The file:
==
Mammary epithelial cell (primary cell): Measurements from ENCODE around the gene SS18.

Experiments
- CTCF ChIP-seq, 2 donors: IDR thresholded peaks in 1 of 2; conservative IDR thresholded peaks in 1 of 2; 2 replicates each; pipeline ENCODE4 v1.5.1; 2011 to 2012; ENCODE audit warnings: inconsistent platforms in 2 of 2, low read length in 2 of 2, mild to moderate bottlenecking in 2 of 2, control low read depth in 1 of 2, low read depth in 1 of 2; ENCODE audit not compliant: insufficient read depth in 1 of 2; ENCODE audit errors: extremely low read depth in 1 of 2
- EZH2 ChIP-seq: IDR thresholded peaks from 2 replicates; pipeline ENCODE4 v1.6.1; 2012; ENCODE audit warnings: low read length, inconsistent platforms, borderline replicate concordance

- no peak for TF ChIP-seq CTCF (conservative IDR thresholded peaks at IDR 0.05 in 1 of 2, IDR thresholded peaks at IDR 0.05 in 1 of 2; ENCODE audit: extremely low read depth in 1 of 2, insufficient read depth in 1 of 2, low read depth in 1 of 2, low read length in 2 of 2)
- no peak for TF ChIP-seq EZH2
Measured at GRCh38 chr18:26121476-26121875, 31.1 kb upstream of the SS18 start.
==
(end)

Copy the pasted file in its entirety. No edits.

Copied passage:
Mammary epithelial cell (primary cell): Measurements from ENCODE around the gene SS18.

Experiments
- CTCF ChIP-seq, 2 donors: IDR thresholded peaks in 1 of 2; conservative IDR thresholded peaks in 1 of 2; 2 replicates each; pipeline ENCODE4 v1.5.1; 2011 to 2012; ENCODE audit warnings: inconsistent platforms in 2 of 2, low read length in 2 of 2, mild to moderate bottlenecking in 2 of 2, control low read depth in 1 of 2, low read depth in 1 of 2; ENCODE audit not compliant: insufficient read depth in 1 of 2; ENCODE audit errors: extremely low read depth in 1 of 2
- EZH2 ChIP-seq: IDR thresholded peaks from 2 replicates; pipeline ENCODE4 v1.6.1; 2012; ENCODE audit warnings: low read length, inconsistent platforms, borderline replicate concordance

- no peak for TF ChIP-seq CTCF (conservative IDR thresholded peaks at IDR 0.05 in 1 of 2, IDR thresholded peaks at IDR 0.05 in 1 of 2; ENCODE audit: extremely low read depth in 1 of 2, insufficient read depth in 1 of 2, low read depth in 1 of 2, low read length in 2 of 2)
- no peak for TF ChIP-seq EZH2
Measured at GRCh38 chr18:26121476-26121875, 31.1 kb upstream of the SS18 start.